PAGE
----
Although some research does indicate a link between the endogenous cannabinoid system and chocolate craving, there is yet another perspective. Di Marzo et al. (1998) state that they "believe that the content of endocannabinoids in foods, and in cocoa in particular, is not sufficient to produce cannabis-like effects in mammals." They believe that besides chocolate, endocannabinoids can be found in other foods. They found N-acylethanolamines in human milk at varying concentrations (0.003 to 0.024 mg/ml) along with 2-arachidonoylglycerol at relatively high concentrations (0.33±0.11 mg/ml) (Di Marzo et al. 1998). They also noted that the content of N-acylethanolamides in chocolate is similar to that found in other plant-derived foods, such as soybean, hazelnuts, and oatmeal. These foods contained 2.3 mg/g oleamide, 1.1 mg/g N-oleoylethanolamide, and 2.8 mg/g N-linoleoylethanolamide. According to the authors, these concentrations, and the concentrations present in chocolate are not enough to induce cannabimimetic effects.
In order to determine the extent to which these substituents reached the blood stream--and, hence, were able to produce pharmacological effects after being consumed orally--anandamide and 2-arachidonoylglycerol were assayed after oral administration in a series of in vivo tests. Four of the five behavioral tests showed that both compounds were active, but only at higher concentrations than are readily available in foods. On the contrary, small doses of D9-tetrahydrocannabinol provided a significant effect in all five tests. Comparing the activity of these substances after oral administration to the activity when administered intraperitoneally suggests that only 1.6-50f the orally consumed substances enter the bloodstream and are able to produce a pharmacological effect (Di Marzo et al. 1998). The rest of the compounds are presumably degraded in the gastrointestinal tract by fatty acid amide hydrolases, or anandamide amidohydrolases. Because such small amounts traverse the intestinal epithelia, Di Marzo et al. (1998) conclude that it is unlikely that the amounts of anandamide and 2-arachidonoylglycerol found in chocolate and other foods are sufficient to cause observable psychotropic effects.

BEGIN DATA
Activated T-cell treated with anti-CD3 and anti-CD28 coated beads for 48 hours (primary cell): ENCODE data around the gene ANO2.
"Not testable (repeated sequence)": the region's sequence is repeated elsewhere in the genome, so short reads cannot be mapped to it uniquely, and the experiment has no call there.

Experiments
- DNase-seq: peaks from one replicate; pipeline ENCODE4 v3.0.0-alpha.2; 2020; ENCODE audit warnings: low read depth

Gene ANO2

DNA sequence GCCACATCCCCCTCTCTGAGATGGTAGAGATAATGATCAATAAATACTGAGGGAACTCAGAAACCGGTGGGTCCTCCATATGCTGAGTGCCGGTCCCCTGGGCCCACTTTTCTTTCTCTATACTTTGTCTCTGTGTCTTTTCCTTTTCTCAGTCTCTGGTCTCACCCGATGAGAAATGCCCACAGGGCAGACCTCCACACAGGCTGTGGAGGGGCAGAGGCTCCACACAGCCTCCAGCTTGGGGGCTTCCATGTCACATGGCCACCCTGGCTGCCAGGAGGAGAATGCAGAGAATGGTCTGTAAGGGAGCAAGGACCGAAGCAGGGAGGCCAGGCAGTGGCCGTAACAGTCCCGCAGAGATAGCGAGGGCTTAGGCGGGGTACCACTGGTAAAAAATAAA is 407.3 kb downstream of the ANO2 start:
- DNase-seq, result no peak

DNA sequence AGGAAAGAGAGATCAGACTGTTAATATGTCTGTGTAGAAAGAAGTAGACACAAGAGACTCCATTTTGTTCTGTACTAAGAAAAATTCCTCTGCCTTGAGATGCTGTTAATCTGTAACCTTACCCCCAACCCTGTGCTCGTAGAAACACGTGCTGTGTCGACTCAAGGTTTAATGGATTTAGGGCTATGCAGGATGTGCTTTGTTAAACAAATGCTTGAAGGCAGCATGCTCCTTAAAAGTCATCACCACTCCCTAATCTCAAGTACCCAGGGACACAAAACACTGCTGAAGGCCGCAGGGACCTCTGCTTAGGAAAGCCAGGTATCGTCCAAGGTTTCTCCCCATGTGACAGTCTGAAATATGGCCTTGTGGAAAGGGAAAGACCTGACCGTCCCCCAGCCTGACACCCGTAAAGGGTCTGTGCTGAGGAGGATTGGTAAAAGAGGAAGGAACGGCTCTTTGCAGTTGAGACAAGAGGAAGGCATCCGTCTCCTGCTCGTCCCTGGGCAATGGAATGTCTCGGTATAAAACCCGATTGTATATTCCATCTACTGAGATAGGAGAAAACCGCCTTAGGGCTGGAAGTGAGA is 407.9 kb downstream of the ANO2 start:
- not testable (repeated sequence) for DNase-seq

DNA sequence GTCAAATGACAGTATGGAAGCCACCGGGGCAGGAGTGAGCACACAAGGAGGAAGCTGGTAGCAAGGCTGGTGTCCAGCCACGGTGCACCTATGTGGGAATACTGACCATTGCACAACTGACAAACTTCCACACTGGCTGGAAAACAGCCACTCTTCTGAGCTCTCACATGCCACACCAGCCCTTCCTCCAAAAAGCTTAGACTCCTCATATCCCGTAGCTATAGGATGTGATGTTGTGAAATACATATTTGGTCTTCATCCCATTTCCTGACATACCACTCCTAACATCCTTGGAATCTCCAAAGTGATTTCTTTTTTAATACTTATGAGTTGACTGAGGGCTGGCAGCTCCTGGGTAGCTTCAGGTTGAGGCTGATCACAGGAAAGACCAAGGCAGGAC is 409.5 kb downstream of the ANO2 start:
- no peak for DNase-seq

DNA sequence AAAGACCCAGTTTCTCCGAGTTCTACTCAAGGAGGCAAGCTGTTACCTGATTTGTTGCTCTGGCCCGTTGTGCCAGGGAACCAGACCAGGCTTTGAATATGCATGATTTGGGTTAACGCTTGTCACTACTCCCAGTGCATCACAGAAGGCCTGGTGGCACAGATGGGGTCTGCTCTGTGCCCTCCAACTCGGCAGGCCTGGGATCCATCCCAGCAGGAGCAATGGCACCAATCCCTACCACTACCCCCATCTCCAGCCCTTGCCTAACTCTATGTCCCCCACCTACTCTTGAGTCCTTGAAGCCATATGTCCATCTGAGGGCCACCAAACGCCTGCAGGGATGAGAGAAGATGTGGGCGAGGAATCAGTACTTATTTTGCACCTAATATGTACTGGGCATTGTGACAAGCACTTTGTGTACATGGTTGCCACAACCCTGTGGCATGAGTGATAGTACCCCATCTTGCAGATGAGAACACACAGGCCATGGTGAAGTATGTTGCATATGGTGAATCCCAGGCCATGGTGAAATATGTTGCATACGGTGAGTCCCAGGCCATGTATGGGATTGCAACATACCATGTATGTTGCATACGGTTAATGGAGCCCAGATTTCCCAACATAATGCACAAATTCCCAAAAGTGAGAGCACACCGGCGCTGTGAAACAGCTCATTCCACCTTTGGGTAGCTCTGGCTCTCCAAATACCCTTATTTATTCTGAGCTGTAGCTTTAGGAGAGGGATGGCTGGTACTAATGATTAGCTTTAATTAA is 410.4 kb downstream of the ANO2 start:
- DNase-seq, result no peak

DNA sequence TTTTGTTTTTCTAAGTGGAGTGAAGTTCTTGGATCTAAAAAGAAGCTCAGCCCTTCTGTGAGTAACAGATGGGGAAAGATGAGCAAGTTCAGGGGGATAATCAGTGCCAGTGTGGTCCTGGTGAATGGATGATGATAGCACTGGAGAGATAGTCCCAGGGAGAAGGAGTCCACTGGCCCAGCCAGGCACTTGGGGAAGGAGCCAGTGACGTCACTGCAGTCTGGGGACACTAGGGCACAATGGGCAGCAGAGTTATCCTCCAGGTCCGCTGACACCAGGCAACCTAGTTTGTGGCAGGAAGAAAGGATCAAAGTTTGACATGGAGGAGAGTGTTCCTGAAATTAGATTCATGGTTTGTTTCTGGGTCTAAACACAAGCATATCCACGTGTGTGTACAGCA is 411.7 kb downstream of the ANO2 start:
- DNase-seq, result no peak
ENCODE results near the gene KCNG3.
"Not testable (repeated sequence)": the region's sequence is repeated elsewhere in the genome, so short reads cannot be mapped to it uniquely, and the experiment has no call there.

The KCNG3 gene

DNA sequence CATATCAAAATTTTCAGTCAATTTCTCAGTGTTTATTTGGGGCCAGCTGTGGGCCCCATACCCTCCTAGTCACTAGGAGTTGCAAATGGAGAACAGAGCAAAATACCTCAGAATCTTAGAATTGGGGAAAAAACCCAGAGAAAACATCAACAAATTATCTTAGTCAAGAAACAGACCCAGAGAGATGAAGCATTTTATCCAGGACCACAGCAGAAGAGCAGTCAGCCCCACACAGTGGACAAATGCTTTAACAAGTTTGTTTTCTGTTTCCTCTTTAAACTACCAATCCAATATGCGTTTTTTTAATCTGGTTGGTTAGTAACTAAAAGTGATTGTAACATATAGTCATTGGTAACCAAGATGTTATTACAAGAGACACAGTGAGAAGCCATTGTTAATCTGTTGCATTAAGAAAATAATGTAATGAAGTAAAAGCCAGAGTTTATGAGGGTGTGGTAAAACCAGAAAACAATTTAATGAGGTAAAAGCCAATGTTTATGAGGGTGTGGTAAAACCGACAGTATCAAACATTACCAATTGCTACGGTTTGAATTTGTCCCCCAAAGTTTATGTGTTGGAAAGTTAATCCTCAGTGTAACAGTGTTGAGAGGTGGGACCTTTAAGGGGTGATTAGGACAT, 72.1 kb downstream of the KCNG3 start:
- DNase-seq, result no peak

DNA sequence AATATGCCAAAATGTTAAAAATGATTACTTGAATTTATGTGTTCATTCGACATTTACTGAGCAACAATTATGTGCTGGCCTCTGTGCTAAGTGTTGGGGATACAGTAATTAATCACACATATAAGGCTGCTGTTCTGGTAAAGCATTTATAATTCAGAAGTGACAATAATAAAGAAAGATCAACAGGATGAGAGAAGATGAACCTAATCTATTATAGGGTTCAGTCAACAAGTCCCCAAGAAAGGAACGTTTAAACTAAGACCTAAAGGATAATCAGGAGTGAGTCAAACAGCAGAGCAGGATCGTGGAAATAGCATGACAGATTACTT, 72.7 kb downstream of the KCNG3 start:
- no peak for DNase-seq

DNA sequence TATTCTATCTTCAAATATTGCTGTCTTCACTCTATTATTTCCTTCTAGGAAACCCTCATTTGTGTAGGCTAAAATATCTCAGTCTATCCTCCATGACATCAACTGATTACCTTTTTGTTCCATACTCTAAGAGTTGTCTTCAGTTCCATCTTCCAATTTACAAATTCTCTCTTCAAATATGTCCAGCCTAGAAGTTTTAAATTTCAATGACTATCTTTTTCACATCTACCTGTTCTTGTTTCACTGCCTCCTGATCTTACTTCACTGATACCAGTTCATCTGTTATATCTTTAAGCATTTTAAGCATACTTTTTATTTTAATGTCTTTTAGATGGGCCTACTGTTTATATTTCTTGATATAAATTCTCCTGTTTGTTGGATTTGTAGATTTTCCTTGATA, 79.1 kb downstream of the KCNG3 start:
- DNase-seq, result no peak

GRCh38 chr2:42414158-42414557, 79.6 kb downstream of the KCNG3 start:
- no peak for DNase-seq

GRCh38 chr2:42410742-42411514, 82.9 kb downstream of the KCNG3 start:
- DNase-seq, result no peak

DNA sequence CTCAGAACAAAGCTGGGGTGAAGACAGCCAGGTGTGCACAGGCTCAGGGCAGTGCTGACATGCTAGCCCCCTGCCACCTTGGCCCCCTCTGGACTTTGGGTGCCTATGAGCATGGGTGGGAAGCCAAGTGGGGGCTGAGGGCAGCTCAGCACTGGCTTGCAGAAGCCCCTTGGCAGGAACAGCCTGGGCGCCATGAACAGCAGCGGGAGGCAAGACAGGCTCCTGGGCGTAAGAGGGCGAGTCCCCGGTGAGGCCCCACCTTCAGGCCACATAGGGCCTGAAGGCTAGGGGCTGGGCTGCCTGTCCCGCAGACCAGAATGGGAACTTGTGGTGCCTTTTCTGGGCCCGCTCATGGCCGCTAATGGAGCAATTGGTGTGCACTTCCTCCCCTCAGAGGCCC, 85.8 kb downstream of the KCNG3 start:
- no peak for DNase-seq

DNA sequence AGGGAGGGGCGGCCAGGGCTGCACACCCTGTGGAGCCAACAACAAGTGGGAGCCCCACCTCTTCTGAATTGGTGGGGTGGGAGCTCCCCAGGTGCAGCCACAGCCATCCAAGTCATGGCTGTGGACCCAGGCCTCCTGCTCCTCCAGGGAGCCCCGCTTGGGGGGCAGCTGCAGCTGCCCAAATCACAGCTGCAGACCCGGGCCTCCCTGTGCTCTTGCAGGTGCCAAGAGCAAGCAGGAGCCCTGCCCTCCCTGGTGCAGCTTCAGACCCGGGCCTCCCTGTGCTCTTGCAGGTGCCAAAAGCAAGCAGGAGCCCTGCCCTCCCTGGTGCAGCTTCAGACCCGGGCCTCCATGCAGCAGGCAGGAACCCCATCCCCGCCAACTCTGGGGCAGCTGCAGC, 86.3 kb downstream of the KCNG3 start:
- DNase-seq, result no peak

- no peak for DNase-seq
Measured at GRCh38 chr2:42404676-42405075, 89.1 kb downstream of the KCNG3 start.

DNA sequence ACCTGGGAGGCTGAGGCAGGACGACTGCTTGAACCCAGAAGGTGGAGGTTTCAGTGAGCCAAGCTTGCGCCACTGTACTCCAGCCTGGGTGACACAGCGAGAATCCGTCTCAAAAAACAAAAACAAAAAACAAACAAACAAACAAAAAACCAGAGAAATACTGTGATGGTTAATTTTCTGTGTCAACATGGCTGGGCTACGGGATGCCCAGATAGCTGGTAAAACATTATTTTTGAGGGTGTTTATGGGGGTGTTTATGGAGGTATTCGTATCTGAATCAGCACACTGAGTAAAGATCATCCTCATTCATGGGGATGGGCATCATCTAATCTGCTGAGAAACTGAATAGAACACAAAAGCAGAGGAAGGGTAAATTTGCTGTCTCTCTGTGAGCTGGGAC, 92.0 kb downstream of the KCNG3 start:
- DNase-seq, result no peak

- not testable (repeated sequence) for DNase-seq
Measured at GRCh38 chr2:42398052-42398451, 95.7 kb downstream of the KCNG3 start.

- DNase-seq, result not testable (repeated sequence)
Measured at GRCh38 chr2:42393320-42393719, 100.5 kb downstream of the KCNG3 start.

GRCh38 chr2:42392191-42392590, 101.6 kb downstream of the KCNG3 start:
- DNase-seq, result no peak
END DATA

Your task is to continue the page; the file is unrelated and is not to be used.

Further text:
However, a distinction must be made between observable effects and pharmacological effects that are clearly cannabimimetic by nature. Although certain effects may not be behaviorally conspicuos at all, there could be underlying consequences involving the reward pathways of the brain. Any effect, whether minute in nature or significant enough to observe on the behavioral level of expression, could affect the hedonic capacity of food intake, and chocolate consumption, in particular. The relation of chocolate craving, then, to the endogenous cannabinoid system in the brain seems quite inevitable. This link indeed reinforces the idea that the pharmacological impact of certain compounds within chocolate is associated with chocolate craving as well as sensory-specific factors.